The staff selected to use the minimum needed amount of gellan gum (GG) so as to stability biocompatibility and “endow the enhanced printability of GelMA-GG,” while they used layer-by-layer UAE bioprinting when making thick cell-laden tissue constructs in order to reinforce resolution and structure stability.

“As such, we have demonstrated the ability to fabricate bioprinted constructs with high aspect ratio via a layer-by-layer UAE bioprinting strategy,” the researchers defined.

“The study offers a new bioprinting strategy to generate stable 3D structures with compliant mechanical property and high aspect ratio using GelMA-based (GelMA-GG) bio-inks for engineering of soft tissue constructs.”

They investigated 30 totally different mixtures of GelMA-GG bio-inks in three levels:

  1. Bioink preparation part
  2. Bioprinting part
  3. Submit-printing part

A) Left: Printed grid construct with no layer-by-layer UV curing using 7.5-Zero.2 group. Proper: Printed grid pattern with the 6 selected GelMA-GG bio-inks. B) a. Printed grid assemble. b. Aspect view of the printed assemble. c-e. Tubular buildings printed with GelMA-GG bio-ink (7.5-0.2) with totally different AR, which is bioprintable and cell permissive. f-h. Multiple supplies deposition with layer-by-layer UV curing.

The group loaded the cells into the composite bioinks to evaluate their potential sedimentation and ease of cell encapsulation. The bioinks have been then printed using the UAE technique so as to evaluate accuracy and printability of the constructs. The researchers adjusted the print parameters in order to “achieve structures with high aspect ratio,” and then investigated the “UV effects on printing resolution and cell behavior,” before finally evaluating the 3D printed constructs for their corresponding cell conduct and material properties.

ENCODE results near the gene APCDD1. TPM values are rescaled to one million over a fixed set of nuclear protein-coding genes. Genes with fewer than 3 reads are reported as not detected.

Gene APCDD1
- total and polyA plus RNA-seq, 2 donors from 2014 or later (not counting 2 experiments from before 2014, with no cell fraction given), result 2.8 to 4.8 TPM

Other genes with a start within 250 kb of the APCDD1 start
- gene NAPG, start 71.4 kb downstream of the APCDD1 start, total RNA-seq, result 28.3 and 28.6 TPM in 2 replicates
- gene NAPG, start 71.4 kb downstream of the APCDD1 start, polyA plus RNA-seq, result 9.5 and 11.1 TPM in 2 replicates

The staff used a regenHU bioprinter, with a temperature of 25 ± 1°C and 27G needle, for its experiments, and fabricated GelMA-GG constructs in a rectangular form.

“To optimize the printing process, 2D structures were first printed to determine the bio-ink printability and then further tests were conducted to determine the optimal printing pressure and feed rate. Additionally, UV scanning speed has shown critical effects on printing resolution and cell viability,” the researchers wrote. “To study the influence of UV scanning speed on printing resolution, C2C12 encapsulated GelMA-GG constructs with 1, 3, 5, 7, 9 and 11 layers were printed into grid pattern under fixed printing speed and pressure. The width of the printed filaments were measured to determine the change of printing resolution overtime. Meanwhile, Live/dead staining and ImageJ was used to analyse the cell viability in the printed constructs. Cells in the bottom layer of the constructs were by imaged by fluorescent microscope to determine the UV influence on cell viability by cell counting analysis. After which, 3D grid and tubular constructs of different aspect ratio at varying diameter were printed with layer-by-layer UV curing approach using the identified optimal printing parameters with all the printable bio-inks.”